The Art Market's Growing Lack of Transparency

The Financial Times recently posted an interesting article on the growing lack of transparency in the art market. Part of the growing lack of transparency is the increase in private transaction and sales by auction houses. Also, the growth of freeports has not helped, as well as the belief by many collectors to remain anonymous as well as the growing use of art advisors.

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The Financial Times reports
The art world has become increasingly secretive and opaque in the past two years, according to the main authority on the industry, and it is now difficult to know even the size of the market.

“There were huge steps towards greater transparency in the past 20 years,” said Clare McAndrew, author of the TEFAF Art Market report. “But in the past couple of years it has been going backwards.”

She blamed a trend at auction houses to sell art privately, rather than openly, because buyers prefer certainty over prices and sellers do not wish to be seen selling.

Ms McAndrew’s report concluded that global art sales fell last year by 7 per cent to $63.8bn and sales in China dropped 23 per cent to $11.8bn.

To compile the figures, she relied in part on a survey of galleries. For this year’s report, only 800 galleries out of 6,300 responded, though she had some private conversations with others. “It was a struggle,” she said.

Some of the art world’s biggest names, such as Christie’s, the auction house, and the galleries Gagosian, Hauser & Wirth and White Cube are privately owned and do not need to disclose sales figures or which works they have handled.

The publication of what has become known as the Panama Papers last week shed light on some of the secretive practices of the art world, including how masterpieces collected by Victor and Sally Ganz, that fetched $206.5m at auction in New York in 1997, were not actually owned by the Ganzes at the time, but by Joe Lewis, the British billionaire, who had bought the art and immediately resold it through Christie’s.

Campaign groups have warned that the art market is ripe for abuse.

Robert Barrington, executive director at Transparency International, said regulation of the art market was both lax and poorly supervised: “The regime is just too dispersed to be effective.”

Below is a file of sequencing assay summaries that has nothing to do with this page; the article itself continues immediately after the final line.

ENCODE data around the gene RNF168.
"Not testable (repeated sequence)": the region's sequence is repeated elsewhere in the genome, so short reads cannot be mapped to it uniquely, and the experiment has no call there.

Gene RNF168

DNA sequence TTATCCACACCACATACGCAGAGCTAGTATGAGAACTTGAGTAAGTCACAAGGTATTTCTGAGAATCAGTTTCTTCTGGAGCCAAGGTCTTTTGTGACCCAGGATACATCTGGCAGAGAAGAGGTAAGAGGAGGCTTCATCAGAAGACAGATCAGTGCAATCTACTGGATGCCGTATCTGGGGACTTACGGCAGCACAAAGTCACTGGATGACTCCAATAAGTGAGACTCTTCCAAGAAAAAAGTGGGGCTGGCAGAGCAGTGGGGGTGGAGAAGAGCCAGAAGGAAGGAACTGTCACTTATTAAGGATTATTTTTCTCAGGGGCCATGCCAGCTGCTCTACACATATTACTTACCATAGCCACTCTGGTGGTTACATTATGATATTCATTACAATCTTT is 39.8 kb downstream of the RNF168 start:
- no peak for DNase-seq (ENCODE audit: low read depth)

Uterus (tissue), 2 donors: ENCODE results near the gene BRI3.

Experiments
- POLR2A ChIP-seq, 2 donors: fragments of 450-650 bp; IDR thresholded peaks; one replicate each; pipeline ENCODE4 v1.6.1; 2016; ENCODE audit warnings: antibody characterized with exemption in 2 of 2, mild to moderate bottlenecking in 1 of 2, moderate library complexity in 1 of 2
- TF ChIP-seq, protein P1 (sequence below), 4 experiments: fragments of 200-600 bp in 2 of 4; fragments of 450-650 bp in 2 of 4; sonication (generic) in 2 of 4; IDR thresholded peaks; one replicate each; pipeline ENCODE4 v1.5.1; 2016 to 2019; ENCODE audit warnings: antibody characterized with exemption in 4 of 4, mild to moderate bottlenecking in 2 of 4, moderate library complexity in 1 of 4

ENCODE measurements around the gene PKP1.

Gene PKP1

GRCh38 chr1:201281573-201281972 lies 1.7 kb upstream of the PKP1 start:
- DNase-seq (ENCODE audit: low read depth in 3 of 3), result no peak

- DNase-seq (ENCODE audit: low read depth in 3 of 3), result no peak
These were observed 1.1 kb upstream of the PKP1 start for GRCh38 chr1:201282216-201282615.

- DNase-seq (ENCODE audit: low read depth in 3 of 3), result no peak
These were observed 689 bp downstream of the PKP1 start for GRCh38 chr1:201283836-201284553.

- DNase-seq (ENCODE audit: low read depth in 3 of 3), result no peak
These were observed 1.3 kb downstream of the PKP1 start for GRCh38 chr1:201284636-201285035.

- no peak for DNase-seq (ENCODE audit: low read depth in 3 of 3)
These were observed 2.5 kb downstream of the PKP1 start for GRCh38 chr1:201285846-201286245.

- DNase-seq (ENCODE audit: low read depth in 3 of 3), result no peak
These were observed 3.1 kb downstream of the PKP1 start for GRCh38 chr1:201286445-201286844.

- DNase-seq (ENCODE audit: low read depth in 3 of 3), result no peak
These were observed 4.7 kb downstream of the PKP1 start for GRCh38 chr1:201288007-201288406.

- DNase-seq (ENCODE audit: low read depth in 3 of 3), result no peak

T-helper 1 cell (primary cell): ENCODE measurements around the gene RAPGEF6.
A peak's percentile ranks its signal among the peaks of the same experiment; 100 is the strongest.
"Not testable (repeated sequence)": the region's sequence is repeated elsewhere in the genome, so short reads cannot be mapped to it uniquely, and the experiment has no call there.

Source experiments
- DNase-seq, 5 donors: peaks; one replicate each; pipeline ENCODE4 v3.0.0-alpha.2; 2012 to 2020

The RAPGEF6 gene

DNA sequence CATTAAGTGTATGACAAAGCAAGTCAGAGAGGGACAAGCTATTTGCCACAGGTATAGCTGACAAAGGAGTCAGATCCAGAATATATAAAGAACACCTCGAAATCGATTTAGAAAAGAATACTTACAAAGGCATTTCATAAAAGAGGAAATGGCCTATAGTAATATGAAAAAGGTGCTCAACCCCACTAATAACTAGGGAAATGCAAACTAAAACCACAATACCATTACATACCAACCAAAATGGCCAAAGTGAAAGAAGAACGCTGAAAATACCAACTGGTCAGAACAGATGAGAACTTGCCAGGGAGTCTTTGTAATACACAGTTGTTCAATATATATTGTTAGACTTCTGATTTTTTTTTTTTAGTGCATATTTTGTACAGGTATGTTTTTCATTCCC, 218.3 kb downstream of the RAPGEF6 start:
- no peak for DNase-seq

“Large sums are involved and are often negotiated through agents without the ultimate purchaser being known, for an asset that is easily portable,” he added.

Mr Barrington said the art market had thus far escaped close scrutiny, since other sectors such as the luxury property market had dominated the debate on money laundering. But he predicted that “partly because of the Panama Papers, attention will shift to fine art.”

There has already been controversy over the role of Freeports, luxurious warehouses in Geneva, Luxembourg and Singapore, where art can be stored without the disclosure of ownership.

Stefan von Bartha, who owns a contemporary art gallery in Basel, Switzerland, said dealers in 19th and 20th-century art, which accounts for the most expensive pieces that come to auction, are also the most opaque. “They have old-school behaviour that everything has to be a secret,” he said.

But Pierre Valentin, the head of art at the law firm Constantin Cannon, said it was important to note the distinction between secrecy and privacy.

There are good reasons a person might want to keep their art holdings private, he said, such as to avoid alerting the world to their wealth and rendering themselves a criminal target.

Auction houses and art galleries are under a legal obligation while acting as their agent to protect the privacy of sellers, and they extend this to buyers too. This had to be balanced, he added, against a need to uncover an artwork’s chain of ownership if “question marks” arose.

Complaints about the secrecy of the art market are not new.

Richard L Brodsky spent 20 years as a New York State assemblyman unsuccessfully introducing bills to regulate the art market to ban practices he considered distorting and unethical, such as “chandelier bidding”, when an auctioneer takes imaginary bids from the sale room, or where the auction house has an ownership interest in a work being sold.

Mr Brodsky said the art market was a “carbuncle of distortion” that required more regulation.

He added that the art market had “historically behaved like it was above scrutiny” and warned about the danger when an auction house, a traditional market maker, became a market participant.

Today, auction houses put a mark in the catalogue if they have a significant economic interest in an item, but do not spell out the size of their stake.

A further area of opacity is the art advisory business, as shown by the long-running dispute between Russian billionaire Dmitry Rybolovlev and his adviser Yves Bouvier over the fees Mr Bouvier allegedly charged Mr Rybolovlev.

One London gallerist, who did not wish to be named, said anyone could set themselves up as “an instant adviser” and might refuse to disclose their client, if they even had one and were not buying to sell to another adviser for their own commission.
Source: The Financial Times

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